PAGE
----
Kentucky Senate committee members on Wednesday voted for a bill intended to shelter county clerks from being forced to add their names on marriage licenses of same-sex couples. The bill now will go to the full Senate for a vote, which currently is Republican-controlled.
Senate Bill 5 passed the Senate State and Local Government Committee without serious opposition, reports the Courier-Journal, however, some critics are concerned that allowing two different marriage license treatments is equivalent to treating gays and lesbians differently.
The new regulation is presumed largely to codify an executive order by Kentucky Gov. Matt Bevin designed to allow Rowan County Clerk Kim Davis to have her office issue gay marriage licenses without placing her name on them. Davis gained national notoriety last summer when she refused to comply with a judge's order to issue licenses to comply with a U.S. Supreme Court ruling that said gay people have a right under the 14th Amendment to the U.S. Constitution to be married. She then was briefly jailed.
Rather than a county clerk's name appearing on marriage licenses, just the name of the office's employee that records the license would be on it, under the provision of the new bill.
The bill's sponsor, Sen. Steve West, R-Paris, told the Courier-Journal one form would include spaces for "bride" and "groom," and the other one would include spaces for "first party" and "second party." He said county clerks asked for different forms because constituents wanted them.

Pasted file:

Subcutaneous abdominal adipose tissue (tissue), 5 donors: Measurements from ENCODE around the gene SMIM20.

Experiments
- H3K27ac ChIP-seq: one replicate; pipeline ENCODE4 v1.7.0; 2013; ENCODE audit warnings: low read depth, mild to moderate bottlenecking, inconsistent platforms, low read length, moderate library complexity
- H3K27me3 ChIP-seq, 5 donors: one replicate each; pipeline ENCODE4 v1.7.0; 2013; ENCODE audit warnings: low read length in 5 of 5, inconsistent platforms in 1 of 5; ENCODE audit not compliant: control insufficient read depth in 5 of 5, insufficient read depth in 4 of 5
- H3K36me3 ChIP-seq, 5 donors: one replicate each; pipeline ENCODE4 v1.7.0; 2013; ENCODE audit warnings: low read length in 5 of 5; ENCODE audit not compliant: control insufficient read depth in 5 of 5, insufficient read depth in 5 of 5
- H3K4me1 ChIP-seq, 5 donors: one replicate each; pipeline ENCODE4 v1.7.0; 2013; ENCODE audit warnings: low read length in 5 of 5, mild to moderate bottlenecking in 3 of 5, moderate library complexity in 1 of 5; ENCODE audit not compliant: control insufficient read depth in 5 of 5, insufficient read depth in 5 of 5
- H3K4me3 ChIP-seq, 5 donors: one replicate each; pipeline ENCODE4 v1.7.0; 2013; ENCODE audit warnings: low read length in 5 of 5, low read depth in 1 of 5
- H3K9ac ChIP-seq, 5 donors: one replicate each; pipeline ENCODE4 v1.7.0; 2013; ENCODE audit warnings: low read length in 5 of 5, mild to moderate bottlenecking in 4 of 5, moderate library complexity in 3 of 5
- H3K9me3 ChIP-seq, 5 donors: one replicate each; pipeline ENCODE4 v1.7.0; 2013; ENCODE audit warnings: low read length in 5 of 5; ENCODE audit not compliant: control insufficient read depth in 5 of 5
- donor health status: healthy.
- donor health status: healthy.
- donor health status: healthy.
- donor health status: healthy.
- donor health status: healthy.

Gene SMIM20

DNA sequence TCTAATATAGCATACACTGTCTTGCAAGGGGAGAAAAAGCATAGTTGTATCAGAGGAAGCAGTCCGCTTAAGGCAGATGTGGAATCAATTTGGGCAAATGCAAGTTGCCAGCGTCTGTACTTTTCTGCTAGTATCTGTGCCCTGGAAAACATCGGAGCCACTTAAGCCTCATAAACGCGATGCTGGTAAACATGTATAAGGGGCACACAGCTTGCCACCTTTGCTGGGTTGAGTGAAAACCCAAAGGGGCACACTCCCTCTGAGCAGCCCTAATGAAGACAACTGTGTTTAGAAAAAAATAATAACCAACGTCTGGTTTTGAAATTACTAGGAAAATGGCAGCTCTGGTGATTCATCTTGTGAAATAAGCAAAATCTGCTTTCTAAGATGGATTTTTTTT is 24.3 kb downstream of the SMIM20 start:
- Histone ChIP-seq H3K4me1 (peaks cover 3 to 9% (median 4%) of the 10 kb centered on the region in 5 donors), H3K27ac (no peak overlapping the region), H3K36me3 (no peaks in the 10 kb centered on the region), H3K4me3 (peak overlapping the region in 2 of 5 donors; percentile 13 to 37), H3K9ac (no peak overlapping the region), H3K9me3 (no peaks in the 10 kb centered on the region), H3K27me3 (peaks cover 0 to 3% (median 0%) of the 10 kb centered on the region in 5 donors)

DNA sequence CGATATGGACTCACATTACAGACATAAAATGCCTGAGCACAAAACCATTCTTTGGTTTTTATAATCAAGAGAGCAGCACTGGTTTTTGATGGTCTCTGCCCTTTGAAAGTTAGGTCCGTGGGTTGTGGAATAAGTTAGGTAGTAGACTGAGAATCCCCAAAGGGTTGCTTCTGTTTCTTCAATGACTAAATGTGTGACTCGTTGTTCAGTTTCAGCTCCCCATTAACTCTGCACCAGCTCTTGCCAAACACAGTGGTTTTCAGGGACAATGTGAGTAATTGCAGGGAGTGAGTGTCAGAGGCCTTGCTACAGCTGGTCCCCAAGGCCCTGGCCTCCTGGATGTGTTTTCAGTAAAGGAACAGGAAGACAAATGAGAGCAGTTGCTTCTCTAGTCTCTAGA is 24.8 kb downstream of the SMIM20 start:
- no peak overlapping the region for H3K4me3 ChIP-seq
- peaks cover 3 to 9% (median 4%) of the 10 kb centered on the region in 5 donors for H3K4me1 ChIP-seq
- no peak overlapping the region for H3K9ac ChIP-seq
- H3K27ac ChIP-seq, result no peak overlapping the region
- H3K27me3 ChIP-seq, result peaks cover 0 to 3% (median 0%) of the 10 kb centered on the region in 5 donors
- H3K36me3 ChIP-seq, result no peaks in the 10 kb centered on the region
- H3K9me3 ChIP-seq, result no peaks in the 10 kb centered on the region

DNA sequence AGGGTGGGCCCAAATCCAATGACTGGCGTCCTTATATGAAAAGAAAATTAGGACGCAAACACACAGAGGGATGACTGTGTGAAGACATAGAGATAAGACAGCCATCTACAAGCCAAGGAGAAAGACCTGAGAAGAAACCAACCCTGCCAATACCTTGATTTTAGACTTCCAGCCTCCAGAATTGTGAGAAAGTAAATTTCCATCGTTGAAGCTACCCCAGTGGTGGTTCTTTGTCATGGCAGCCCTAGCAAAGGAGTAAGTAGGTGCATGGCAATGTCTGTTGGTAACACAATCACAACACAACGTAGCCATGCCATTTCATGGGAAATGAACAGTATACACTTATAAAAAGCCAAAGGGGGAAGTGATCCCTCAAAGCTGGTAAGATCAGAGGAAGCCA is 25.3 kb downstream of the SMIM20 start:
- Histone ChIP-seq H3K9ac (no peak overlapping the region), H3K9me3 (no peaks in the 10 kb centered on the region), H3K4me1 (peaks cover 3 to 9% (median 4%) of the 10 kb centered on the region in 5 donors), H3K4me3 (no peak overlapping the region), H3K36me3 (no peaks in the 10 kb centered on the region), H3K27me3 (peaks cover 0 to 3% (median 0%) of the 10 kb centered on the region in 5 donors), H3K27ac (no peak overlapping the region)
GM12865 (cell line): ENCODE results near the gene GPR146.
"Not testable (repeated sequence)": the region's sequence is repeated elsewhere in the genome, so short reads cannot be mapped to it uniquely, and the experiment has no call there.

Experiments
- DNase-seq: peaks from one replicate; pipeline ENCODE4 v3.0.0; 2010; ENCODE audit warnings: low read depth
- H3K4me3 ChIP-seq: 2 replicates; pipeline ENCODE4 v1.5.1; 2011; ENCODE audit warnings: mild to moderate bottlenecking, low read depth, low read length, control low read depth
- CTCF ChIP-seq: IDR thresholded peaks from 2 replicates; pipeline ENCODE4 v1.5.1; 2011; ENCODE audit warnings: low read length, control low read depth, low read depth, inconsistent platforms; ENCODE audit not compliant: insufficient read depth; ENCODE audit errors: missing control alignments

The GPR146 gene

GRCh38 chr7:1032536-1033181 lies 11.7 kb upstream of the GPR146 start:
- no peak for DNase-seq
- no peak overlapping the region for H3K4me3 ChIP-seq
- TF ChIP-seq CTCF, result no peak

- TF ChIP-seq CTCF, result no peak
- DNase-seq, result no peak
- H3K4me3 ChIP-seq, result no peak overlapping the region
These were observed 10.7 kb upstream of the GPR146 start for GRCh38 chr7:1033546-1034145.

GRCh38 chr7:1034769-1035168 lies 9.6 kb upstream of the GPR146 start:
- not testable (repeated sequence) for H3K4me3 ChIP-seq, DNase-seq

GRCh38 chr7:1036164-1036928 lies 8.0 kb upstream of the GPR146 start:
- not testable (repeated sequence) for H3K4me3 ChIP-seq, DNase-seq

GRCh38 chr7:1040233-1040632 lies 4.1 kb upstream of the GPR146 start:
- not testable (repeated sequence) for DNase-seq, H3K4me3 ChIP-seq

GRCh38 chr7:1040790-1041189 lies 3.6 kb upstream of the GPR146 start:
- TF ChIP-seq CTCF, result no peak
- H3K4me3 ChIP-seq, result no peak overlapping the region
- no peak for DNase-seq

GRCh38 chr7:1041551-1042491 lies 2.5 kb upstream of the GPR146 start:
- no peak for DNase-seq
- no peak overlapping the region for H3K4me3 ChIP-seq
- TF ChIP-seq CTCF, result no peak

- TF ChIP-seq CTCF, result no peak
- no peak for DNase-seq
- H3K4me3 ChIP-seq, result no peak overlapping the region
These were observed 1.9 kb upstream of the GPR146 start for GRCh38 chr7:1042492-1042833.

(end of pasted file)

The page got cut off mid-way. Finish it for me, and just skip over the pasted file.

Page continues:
Sen. Morgan McGarvey, D-Louisville, called for a floor amendment to create a single marriage license form that would allow each person to decide whether they wanted to be identified as "bride" or "groom" or simply as "spouse."
"You would just have one form. It would probably be cheaper, it would be more efficient and wouldn't treat people differently, and I just don't see the downside of that," McGarvey said.
West said he wouldn't consider McGarvey's proposed amendment a "deal breaker," but declined to say if he would support it.
Additionally, U.S. District Judge David Bunning on Tuesday issued an order stating Davis had not gotten in the way of her office's marriage licensing functions, even though she immediately removed her name from the Rowan County forms upon her release from jail last September, reports MSNBC. Because Davis did so without permission from the state, LGBT advocates were concerned she had jeopardized the validity of all marriages licensed with the altered forms.
"There has been no indication that Davis has continued to interfere with the issuance of marriage licenses since Sept. 20, 2015," wrote Bunning in a three-page order. "Moreover, there is every reason to believe that any altered licenses issued between Sept. 14, 2015 and Sept. 20, 2015 would be recognized as valid under Kentucky law, making re-issuance unnecessary."